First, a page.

MONROE — Though the health benefits of Canabidiol (CBD) are touted among those interested in homeopathic remedies, some users may not realize they can lose their jobs if a random drug test is positive.

Dr. Larry Raymond serves as a medical director of occupational and environmental medicine for Atrium Health Employer Solutions. Last Tuesday (Feb. 11), he gave a presentation on CBD in the workplace at the Union County Chamber of Commerce office.

Hemp-based CBD is non-psychoactive — it doesn’t get the user high.

CBD users claim it helps alleviate pain, anxiety and/or sleep insomnia. None of those claims have been scientifically proven.

The negative effects of CBD, Raymond explained are: less coordination, decrease in muscle strength, feeling lethargic, poor concentration time, slowed reaction time.

Users may take CBD to ease an ailment or anxiety, but most workplace drug tests cannot differentiate hemp CBD from recreational marijuana. Depending on the employer’s drug policy, a positive drug test could mean an expulsion.

When a CBD user chooses to disclose their consumption with a potential employer, Raymond said the employer “could subconsciously discriminate against that habit.”

Raymond said CBD with too much THC is the only way a drug test would come back positive for CBD users.

Per a study published by Gallup in August of 2019, 14% of Americans report using a form of CBD.

In North Carolina industrial hemp production is legal, but recreational marijuana use is illegal. Farming hemp has been legal in the state since 2015. Hemp growers must obtain a license from the NC Department of Agriculture, which requires growers to list at least one research topic for proposed hemp growth. Those topics can be anything within economics, investment-related or environmental. Harvested Hemp cannot contain more than 0.3% of THC, per the North Carolina Bar Association blog.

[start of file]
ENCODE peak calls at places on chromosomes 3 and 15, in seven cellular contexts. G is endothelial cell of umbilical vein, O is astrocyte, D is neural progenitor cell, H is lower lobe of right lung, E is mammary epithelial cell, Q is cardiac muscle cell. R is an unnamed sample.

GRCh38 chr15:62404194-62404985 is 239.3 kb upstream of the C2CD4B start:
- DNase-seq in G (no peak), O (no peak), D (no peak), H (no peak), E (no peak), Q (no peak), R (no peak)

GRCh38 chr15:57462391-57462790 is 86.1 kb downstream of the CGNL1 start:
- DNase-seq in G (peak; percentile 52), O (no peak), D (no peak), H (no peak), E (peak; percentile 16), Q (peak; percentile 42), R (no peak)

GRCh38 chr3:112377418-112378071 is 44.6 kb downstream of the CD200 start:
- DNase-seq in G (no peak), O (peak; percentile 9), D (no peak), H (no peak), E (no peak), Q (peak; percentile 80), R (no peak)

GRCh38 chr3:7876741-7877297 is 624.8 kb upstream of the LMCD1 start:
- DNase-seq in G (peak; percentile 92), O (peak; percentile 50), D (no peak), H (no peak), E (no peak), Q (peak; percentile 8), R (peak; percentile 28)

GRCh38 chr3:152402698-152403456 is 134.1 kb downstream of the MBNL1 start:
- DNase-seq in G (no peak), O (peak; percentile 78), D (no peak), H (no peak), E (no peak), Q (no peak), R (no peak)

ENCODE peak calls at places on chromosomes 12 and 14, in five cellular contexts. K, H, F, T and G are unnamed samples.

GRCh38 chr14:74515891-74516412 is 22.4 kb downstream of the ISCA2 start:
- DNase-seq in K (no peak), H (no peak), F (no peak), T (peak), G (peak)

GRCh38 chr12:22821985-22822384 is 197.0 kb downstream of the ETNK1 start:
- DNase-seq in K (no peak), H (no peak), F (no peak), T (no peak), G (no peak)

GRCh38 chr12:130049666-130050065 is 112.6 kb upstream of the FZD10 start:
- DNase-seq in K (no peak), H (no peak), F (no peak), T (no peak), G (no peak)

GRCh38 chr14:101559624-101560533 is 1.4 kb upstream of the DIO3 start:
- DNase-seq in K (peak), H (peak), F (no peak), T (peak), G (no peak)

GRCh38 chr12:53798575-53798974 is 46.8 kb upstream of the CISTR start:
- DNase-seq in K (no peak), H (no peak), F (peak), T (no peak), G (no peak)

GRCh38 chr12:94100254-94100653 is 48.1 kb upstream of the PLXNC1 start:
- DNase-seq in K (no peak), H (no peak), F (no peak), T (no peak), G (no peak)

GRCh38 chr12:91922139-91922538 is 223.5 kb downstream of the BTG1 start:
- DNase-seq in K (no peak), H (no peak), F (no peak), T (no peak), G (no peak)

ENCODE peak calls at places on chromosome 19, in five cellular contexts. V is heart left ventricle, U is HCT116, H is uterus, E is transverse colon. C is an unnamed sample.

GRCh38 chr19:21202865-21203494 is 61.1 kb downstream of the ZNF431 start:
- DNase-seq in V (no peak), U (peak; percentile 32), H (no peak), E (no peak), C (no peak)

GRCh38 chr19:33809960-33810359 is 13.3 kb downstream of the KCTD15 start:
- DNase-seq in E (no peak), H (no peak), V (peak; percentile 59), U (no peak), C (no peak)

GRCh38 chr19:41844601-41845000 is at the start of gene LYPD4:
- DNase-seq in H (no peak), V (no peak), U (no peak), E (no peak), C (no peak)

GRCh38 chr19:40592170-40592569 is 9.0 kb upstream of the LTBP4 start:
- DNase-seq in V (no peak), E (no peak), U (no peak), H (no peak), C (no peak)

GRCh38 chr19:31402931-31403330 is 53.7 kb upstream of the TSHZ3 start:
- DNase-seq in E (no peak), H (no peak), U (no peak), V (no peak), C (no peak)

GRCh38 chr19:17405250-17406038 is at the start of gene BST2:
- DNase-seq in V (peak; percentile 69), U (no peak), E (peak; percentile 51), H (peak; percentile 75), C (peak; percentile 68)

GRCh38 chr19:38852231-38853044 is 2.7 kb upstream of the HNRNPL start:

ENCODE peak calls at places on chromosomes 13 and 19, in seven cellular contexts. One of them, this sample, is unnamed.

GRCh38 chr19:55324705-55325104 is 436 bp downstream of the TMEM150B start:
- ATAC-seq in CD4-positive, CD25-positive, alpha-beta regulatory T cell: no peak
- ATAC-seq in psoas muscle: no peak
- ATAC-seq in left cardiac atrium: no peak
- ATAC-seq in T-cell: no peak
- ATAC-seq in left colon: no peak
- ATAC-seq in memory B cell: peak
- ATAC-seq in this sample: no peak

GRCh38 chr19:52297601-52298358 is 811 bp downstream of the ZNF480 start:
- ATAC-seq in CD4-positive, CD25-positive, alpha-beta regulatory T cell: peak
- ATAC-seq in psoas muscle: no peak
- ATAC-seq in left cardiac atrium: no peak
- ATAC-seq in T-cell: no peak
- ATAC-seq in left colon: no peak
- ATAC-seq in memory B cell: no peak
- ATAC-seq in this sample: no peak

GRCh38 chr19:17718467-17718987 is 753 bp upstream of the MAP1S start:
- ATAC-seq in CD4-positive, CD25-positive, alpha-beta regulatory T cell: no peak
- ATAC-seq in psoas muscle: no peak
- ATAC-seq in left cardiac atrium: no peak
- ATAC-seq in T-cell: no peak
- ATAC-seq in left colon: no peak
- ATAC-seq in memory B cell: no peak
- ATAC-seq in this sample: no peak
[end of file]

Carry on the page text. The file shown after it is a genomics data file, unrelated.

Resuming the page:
When asked how someone could purchase a CBD product when marijuana is illegal in North Carolina, Raymond said “enforcement” is the issue. He said enforcement is “very lax” and hemp farmers would like to keep it that way.

“CBD oil is being pushed because it is a money maker,” Raymond said. Because it’s “so unregulated” and there are few studies on it, he compared it to the “wild west.”

Another issue with hemp based CBD is that it is an over-the-counter product that is not closely regulated; therefore, it doesn’t have a composition makeup that has been tried and tested. Over-the-counter CBD could have too much THC or it could be contaminated, Raymond said.

Epidiolex is the only FDA (Federal Drug Administration) approved form of CBD for medical treatment. Epidiolex treats severe forms of epilepsy. It was approved by the FDA in June of 2018 as an oral solution.

The FDA website states that the agency is “concerned” about the large number of CBD products advertised for their therapeutic or medical uses despite being approved by the FDA.

CBD can be a safety issue within workplace environments like manufacturing and construction, where operating machinery is required.

Raymond said he’s neither in favor nor against CBD, but would like to see more peer-reviewed research conducted on the subject.